Re: Tom bayonets......a response

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Posted by Tom Kilbane on December 31, 1997 at 19:09:55:

In Reply to: Tom bayonets......a response posted by Bill Rooks on December 31, 1997 at 13:23:15:


First off I would like to say that despite Marine Corps training I am not a combat veteran therefore there is no way I am going to lecture men like you and my father (also a Vietnam Vet) about what combat is like. But I think you read more into my post than what is really there. I believe I was answering the question of what is more effective the bayonet or hand-held weapons like the tomahawk. I felt and I still feel the bayonet made hand held infantry weapons obsolete. With the bayonet there was now no need for the soldier to lay aside his firearm and that properly trained and disciplined soldiers could hold off poorly equiped enemies such as at Culloden.

I was not going into the strategy of irregular warfare. In fact I agree with most everything you said especially about Vietnam and our American Revolution in which wearing down the opponent's will to fight and not decisive victories won those wars. I was going into the effectiveness of the bayonet over natives armed with swords and tomahawks. You use the examples of Rourke's Drift in which 135 British soldiers held off 3000 highly disciplined (you read too much into my quote) Zulu warriors for two days. Yes, breechloading rifles made the difference but at the times when the fighting became hand to hand the British soldier was not at disadvantage because of the bayonet. Also at Isandlwana where 1500 British and Native soldiers were almost annihilated by 20,000 Zulus; the Zulus launched a highly disciplined attack but the defeat was a result of the British commander, Colonel Pulleine, defending too large a perimeter for his small force to effectively hold and the almost criminal actions of the British commisary officers in handing out ammunition. It was when the Natal Native forces ran out of ammunition, since it was withheld from them by the commisary officers, and abandoned the line that the Zulus were able to achieve a breakthrough even then their losses were horrific. "An asegai has been thrust into the belly of the nation," lameted Zulu King Ceteswayo upon hearing of the losses at Isandlwana. The rest of the Zulu War witnessed a rather small British army routinely defeating large armies of Zulu warriors. The same happened in the Sudan, India, and countless other lands were highly disciplined and well-equiped Europeans encountered huge armies of poorly equiped natives. It was only with the advent of quick reloading rifles that irregular tactics could effectively defeat convential forces such as the Boer War and the Vietnam War. The French and Indian War was decided upon the Plains of Abraham and the Revolution at Yorktown two very set piece conventianal battles.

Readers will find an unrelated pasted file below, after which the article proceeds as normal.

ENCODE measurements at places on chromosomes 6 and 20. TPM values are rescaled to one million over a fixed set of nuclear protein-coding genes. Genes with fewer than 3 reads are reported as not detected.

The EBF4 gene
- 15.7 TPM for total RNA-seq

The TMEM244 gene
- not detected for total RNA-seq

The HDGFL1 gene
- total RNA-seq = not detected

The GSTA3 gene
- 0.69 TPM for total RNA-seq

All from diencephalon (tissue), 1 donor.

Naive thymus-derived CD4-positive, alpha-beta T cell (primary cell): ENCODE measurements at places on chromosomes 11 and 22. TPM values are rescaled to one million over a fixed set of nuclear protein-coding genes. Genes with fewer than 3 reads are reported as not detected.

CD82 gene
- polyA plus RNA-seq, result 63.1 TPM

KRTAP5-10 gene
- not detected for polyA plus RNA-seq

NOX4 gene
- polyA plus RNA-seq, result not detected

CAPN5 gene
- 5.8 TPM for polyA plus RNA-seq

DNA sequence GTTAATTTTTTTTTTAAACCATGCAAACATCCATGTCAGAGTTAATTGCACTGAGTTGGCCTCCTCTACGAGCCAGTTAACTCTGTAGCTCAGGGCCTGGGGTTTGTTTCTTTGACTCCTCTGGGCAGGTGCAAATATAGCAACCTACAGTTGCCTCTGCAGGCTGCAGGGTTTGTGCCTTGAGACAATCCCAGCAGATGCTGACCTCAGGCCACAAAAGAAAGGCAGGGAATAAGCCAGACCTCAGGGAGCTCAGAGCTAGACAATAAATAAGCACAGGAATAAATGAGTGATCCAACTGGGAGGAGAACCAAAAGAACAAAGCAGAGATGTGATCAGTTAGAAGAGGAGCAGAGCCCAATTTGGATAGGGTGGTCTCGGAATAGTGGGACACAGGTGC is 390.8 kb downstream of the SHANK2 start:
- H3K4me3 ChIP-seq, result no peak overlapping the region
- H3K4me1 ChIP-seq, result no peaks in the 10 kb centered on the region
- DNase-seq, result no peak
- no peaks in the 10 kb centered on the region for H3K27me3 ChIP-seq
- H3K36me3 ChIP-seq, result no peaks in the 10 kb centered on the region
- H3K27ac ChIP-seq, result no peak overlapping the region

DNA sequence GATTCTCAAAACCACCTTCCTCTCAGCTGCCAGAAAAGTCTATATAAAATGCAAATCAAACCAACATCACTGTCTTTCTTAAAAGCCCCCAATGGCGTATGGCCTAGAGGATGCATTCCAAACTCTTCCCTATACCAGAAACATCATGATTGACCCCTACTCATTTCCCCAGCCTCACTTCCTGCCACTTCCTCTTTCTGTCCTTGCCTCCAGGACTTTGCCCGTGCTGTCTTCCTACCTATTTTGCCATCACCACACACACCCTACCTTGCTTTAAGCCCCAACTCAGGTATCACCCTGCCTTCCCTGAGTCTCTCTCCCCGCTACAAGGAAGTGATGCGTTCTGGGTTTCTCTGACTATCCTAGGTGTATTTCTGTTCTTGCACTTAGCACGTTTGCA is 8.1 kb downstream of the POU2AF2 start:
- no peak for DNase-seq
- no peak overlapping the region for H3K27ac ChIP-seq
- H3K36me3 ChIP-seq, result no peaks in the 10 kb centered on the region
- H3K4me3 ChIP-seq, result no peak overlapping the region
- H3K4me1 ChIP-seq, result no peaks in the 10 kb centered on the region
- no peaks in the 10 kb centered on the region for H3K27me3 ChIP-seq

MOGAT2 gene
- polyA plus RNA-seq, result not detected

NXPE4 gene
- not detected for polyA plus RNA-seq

Of course the disaster that befell the courageous but not so wise General Braddock puzzles most people to no end. Who would be that stupid to stay in those dense formations? Who would be crazy enough to wear red in the wilderness? There were no radios in the 18th century; in order to coordinate the movements of large bodies of men you need tight formations. Also for the slow loading and inaccurate muskets to be effective mass firepower had to be employed. Since defenders also massed their firepower the only way an attacker could defeat mass was by mass. The bright colored uniforms were for idenification. Thousands of black powder muskets and artillery guns greatly diminished visiblity on the battlefield therefore to prevent your soldiers from firing on their comrades and for commanders to identity distant units bright uniforms were needed. Braddock's men got entangled on a narrow road and made little effort to get off of it. Even on a European battlefield if two regiments lost their formation and became an panicked mob the results would have been similar. Although credit must go to the French and Indians for seizing the the flanks of that mob and turning a defeat into a one sided slaughter.

I am getting way off the point and we are fading further and further from the subject but the point I am trying to make is that the bayonet changed the face of warfare. It made the shoulder-fired weapon an effective offensive as well as a defensive tool. When faced by enemies such as broadsword wielding Highlanders, asegai armed Zulus, spear and sword carrying fuzzy wuzzies, and tomahawk armed American Indians the bayonet most but not always came out the victor. Most of the time this was because of the musket or rifle that the bayonet was attached to but the advent of the bayonet allowed for the rifle to become the sole weapon of the infantry. The armies of the world still teach bayonet practice but does anyone still teach swordmanship or how to use a tomahawk?

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